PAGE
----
But he is no longer the nuttiest.

That distinction was claimed by Jeb Bush in a speech at the Reagan Library, when he declared that President Obama and Hillary Clinton are to blame for the rise of ISIS.

Jeb being the brother of the guy who used 9/11 as a pretext to invade Iraq in the first place, a venture that then-Senator Barack Obama opposed.

Six weeks after the opening “shock and awe” bombardment, President George Bush declared in a speech from the deck of the USS Abraham Lincoln that the “major combat operations” in Iraq had ended in victory.

“Mission Accomplished,” read the big banner in the background.

Thousands of deaths later, the war was still raging and proving to be unwinnable.

In 2008, President Bush signed what was officially called an “Agreement Between the United States of America and the Republic of Iraq On the Withdrawal of United States Forces from Iraq and the Organization of Their Activities during Their Temporary Presence in Iraq.”

The agreement required us to withdraw our troops from Iraqi cities by June of 2009 and from the country altogether by December 31, 2011.

The schedule was already set in place when Obama took office in 2009. That included the 2009 closing of our biggest POW facility, Camp Bucca. The prisoners who were released from Bucca included Abu Bakr al-Baghdadi.

As has been reported in The Daily Beast, al-Baghdadi uttered some parting words to the camp’s commander.

“He said, ‘I’ll see you guys in New York,’” Army Colonel Kenneth King recalls.

Al-Baghdadi went on to become the head of ISIS and to announce the creation of a new Islamic State.

Obama did try to renegotiate the so-called “SOFA agreement” in order to allow U.S. troops to remain in Iraq past 2011, but he could not get the deal he wanted. Critics say he could have taken a more aggressive stance in the years after 2011, when the descendants of al Qaeda in Iraq began a murderous comeback.

But, of course, al Qaeda in Iraq would not have been a force of any consequence if President Bush had not smashed the Iraqi state in 2003.

In the meantime, we spent billions training Iraqi government troops who fled seemingly whenever they were attacked, leaving behind billions more in U.S. supplied equipment.

None of that was Obama’s creation.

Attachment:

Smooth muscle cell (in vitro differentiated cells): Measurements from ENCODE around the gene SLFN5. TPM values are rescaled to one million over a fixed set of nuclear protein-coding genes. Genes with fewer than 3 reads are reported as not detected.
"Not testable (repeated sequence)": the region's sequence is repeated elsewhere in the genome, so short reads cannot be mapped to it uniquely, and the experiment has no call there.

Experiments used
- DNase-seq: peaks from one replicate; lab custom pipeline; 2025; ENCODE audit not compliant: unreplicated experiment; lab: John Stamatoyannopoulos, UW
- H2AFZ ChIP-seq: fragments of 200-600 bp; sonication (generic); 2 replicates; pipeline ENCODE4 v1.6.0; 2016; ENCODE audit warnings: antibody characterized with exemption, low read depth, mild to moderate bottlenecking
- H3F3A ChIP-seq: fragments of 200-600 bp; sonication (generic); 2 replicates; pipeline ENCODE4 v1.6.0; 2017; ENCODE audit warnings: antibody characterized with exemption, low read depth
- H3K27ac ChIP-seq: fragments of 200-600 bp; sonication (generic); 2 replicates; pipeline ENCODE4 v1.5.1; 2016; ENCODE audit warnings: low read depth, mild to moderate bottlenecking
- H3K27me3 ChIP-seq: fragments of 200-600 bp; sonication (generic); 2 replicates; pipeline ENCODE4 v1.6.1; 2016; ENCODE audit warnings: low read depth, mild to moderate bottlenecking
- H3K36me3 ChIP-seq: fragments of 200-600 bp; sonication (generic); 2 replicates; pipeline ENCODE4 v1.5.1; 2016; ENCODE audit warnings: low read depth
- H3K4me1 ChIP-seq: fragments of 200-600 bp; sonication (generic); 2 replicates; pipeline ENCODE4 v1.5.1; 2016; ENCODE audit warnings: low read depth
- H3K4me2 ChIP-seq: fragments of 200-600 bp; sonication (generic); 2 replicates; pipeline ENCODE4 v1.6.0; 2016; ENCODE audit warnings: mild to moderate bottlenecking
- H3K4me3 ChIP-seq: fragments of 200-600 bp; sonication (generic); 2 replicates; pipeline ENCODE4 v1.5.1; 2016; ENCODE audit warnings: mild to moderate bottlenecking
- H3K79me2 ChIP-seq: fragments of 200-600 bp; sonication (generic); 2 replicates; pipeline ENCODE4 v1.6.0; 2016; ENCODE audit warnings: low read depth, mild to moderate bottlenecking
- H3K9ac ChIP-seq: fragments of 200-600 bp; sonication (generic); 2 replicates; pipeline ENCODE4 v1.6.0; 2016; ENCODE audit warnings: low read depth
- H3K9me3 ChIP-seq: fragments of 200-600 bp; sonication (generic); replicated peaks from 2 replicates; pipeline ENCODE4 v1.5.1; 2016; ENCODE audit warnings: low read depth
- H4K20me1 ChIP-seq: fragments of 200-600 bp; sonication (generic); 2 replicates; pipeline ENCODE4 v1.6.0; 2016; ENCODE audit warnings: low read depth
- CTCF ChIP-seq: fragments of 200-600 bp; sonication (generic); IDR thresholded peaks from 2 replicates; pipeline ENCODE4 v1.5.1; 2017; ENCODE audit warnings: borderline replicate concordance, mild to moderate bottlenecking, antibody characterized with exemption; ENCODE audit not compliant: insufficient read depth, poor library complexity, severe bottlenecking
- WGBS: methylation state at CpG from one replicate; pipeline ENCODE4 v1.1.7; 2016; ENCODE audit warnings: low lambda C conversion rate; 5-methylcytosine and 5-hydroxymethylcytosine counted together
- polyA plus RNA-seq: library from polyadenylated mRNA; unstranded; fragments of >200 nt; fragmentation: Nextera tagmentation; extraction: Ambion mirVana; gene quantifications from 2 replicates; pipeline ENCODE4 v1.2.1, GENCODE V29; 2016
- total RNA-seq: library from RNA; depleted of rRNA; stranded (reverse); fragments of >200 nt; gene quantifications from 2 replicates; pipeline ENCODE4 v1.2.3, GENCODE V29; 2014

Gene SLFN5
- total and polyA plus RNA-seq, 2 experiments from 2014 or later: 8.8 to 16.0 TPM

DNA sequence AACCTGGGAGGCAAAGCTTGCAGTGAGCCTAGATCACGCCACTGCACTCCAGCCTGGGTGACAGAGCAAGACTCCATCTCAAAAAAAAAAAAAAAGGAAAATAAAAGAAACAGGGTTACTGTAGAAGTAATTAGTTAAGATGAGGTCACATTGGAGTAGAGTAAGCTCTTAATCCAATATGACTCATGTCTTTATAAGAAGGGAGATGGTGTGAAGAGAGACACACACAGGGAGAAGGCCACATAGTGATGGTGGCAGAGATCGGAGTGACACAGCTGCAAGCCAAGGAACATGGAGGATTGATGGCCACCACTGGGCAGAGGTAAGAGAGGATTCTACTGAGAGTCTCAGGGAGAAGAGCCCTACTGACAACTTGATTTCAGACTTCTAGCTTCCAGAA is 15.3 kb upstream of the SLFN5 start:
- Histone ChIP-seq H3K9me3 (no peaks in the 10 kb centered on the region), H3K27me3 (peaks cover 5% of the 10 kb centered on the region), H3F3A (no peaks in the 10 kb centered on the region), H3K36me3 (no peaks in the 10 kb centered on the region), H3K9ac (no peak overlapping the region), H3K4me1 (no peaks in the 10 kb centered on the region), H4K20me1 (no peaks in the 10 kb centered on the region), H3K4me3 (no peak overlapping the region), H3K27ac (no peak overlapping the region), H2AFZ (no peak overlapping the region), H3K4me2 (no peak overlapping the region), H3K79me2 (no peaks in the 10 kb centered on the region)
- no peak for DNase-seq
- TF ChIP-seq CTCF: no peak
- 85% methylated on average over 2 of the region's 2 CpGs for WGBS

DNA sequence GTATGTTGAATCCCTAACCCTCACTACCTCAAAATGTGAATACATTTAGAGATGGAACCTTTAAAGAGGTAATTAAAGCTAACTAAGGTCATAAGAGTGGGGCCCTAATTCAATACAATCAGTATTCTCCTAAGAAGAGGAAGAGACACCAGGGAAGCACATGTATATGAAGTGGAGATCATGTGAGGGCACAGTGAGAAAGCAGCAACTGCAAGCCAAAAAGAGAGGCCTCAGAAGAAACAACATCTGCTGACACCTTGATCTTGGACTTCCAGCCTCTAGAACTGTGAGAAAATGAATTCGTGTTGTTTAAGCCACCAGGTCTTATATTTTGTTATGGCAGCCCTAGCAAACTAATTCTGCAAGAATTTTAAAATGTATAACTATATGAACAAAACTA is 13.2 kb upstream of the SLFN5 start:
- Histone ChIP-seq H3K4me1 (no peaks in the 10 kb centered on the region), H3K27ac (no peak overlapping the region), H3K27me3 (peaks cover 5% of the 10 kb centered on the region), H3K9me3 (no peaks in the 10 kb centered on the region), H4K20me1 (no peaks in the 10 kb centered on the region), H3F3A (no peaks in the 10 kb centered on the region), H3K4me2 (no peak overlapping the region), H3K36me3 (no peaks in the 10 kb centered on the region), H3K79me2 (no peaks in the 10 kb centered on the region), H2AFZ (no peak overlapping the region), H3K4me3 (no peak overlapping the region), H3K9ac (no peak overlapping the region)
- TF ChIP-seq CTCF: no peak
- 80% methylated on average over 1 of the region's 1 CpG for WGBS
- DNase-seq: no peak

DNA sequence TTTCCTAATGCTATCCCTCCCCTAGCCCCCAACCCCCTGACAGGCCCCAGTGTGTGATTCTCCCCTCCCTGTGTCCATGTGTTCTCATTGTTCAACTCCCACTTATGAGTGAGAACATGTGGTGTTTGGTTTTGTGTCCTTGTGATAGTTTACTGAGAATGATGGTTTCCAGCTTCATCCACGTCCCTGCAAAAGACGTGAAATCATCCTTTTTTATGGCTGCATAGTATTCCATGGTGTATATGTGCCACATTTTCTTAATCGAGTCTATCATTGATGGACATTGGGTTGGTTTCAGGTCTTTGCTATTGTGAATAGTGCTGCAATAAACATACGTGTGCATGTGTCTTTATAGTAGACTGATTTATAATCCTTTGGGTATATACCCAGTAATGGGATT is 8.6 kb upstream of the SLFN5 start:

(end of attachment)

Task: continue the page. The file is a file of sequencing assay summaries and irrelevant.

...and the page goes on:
All of it was a consequence of what President Bush so rashly set in motion.

And now his brother Jeb is trying to pin it on Obama as a way of going after Hillary Clinton. Talk about nutty. Not to mention offensive.

Trump is supposed to be the nutty and offensive one, but when it comes to ISIS he seems mainly to be woefully uninformed.

“Believe it or not, Iran is funneling money to ISIS,” Trump said on CNN.

Jeb could no doubt tell you that Iran is in fact battling ISIS by proxy and, in some instances, directly.

Something other than ignorance is at work when Jeb tries to pin the ISIS mess on Obama and Hillary.

Yes, as senator, Hillary did vote in favor of invading Iraq. And yes, as Secretary of State, she failed to make Iraq a top priority. (Though she did push Obama to keep American troops in Iraq after 2011.)

But she can hardly be faulted for what was all but sure to follow when Jeb’s brother gave the orders to invade Iraq.

And Obama is even less at fault.

Jeb is only able to claim otherwise because the people who truly are to blame have never been held accountable.

That includes not just Jeb’s brother but also former Vice President Dick Cheney, who promises to be even nuttier than Jeb when he makes an appearance of his own at the Reagan Library on September 9, two days before the 14th anniversary of 9/11.

Cheney and his daughter, Liz, will be there to sign copies of their new book, Exceptional: Why the World Needs a Powerful America. The library’s website says, “Dick and Liz Cheney explain the unique and indispensable nature of American power, reveal the damage done by President Obama’s abandonment of this principle, and show how America can and must lead again.”

Never mind that between the war in Iraq, the loss of focus on Afghanistan and the CIA torture scandal, the elder Cheney probably did more to weaken America than any other single individual in recent history.

The website goes on, “The Cheneys do what no one before them has done: chart a path forward to restoring American power and strength, explaining what must be done to reverse course, to fight and win the war on terror, to rebuild our military and reassure our allies that they can once again rely on American leadership.”

Neither parody nor irony seem intended as the website concludes, “A critical, frank, and much-needed touchstone, Exceptional should stand as a guiding principle for the potential presidential candidates in 2016—and for policymakers today and beyond.”

Talk about beyond nuts.

Perhaps if some of the other candidates do use Cheney’s book as a guiding principle, they too can prove to be even nuttier than Trump, who seems unlikely to read a book or anything else.

All anybody who wants to sound wackier than The Donald need do is begin a sentence with, “Well, Dick Cheney says…”

Meanwhile, Trump remains not just the most vulgar of the candidates, but also the front-runner.

 

By: Michael Daly, The Daily Beast, August 12, 2015

August 14, 2015 Posted by | Bush-Cheney Administration, Iraq War, ISIS, Status of Forces Agreement | , , , , , , | 3 Comments